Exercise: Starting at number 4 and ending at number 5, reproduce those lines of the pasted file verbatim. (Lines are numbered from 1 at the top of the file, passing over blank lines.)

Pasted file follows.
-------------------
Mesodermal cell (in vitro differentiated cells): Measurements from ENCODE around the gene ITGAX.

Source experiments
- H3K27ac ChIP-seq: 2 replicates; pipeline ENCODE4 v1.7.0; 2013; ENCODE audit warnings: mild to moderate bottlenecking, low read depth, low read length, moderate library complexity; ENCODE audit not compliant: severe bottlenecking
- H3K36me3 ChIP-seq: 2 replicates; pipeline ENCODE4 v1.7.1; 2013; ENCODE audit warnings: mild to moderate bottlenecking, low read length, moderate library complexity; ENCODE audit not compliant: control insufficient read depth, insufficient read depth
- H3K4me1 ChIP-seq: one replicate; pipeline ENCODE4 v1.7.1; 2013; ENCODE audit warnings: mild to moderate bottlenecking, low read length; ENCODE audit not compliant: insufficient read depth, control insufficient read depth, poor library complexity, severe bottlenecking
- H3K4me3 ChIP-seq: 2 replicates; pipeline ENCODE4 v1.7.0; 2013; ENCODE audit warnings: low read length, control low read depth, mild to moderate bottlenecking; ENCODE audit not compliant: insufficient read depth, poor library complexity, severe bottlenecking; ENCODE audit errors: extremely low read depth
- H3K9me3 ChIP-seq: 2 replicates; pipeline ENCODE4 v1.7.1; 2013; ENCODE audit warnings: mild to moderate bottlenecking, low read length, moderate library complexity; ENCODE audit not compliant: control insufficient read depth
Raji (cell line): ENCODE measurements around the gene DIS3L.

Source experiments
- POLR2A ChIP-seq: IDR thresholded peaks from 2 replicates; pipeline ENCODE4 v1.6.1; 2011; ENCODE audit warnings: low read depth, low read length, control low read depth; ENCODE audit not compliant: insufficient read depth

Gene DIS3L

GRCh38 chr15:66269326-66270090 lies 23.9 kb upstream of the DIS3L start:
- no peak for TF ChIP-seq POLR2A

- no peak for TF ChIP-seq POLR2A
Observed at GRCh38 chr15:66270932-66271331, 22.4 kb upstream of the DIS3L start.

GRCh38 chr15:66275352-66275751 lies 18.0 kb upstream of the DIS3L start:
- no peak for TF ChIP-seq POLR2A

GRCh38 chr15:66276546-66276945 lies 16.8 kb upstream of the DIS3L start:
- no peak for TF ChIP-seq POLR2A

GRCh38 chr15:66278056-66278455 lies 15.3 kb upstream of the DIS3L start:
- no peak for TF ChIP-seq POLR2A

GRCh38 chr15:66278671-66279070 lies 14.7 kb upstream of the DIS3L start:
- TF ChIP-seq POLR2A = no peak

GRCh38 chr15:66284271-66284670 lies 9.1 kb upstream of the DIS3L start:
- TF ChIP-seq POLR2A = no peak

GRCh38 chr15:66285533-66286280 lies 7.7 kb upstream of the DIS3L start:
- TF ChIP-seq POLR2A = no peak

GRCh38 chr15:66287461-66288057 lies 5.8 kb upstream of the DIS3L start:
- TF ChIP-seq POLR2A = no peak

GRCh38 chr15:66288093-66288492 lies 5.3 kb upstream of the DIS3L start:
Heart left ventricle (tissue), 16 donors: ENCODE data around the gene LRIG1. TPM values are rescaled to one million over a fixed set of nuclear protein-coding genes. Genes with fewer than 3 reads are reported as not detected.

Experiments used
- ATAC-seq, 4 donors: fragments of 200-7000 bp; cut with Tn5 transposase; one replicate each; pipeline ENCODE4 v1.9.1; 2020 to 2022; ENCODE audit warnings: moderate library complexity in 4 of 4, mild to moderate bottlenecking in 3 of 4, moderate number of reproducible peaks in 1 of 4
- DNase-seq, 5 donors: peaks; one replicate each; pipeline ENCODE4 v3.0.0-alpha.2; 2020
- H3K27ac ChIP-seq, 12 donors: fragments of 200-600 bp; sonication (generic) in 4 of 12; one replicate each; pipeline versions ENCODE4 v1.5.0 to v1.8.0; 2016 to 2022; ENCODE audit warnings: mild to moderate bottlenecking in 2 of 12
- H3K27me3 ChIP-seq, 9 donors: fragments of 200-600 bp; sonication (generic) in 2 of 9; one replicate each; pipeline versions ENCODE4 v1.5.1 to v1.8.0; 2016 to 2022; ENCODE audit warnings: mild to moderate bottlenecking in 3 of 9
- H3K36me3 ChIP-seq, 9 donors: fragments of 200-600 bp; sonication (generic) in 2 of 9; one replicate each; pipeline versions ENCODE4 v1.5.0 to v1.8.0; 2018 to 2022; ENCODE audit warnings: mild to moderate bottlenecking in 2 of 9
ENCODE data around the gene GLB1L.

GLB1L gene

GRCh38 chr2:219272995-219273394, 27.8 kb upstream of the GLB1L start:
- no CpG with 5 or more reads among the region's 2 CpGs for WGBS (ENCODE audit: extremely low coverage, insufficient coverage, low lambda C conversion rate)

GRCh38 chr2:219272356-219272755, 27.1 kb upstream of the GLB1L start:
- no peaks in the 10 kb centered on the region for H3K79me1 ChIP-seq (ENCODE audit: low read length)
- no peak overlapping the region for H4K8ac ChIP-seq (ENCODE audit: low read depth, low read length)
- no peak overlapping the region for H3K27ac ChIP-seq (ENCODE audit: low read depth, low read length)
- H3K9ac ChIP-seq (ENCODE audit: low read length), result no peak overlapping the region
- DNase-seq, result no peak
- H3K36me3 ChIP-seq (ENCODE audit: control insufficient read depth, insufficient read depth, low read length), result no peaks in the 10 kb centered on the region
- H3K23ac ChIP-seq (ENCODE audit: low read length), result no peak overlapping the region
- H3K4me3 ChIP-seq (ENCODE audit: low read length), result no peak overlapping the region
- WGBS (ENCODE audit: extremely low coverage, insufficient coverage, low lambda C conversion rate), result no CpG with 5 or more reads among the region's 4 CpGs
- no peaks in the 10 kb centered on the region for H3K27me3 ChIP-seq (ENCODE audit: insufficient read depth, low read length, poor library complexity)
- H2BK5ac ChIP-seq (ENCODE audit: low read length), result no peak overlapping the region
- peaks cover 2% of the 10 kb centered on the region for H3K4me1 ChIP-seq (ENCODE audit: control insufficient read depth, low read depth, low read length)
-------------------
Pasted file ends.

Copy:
- H3K36me3 ChIP-seq: 2 replicates; pipeline ENCODE4 v1.7.1; 2013; ENCODE audit warnings: mild to moderate bottlenecking, low read length, moderate library complexity; ENCODE audit not compliant: control insufficient read depth, insufficient read depth
- H3K4me1 ChIP-seq: one replicate; pipeline ENCODE4 v1.7.1; 2013; ENCODE audit warnings: mild to moderate bottlenecking, low read length; ENCODE audit not compliant: insufficient read depth, control insufficient read depth, poor library complexity, severe bottlenecking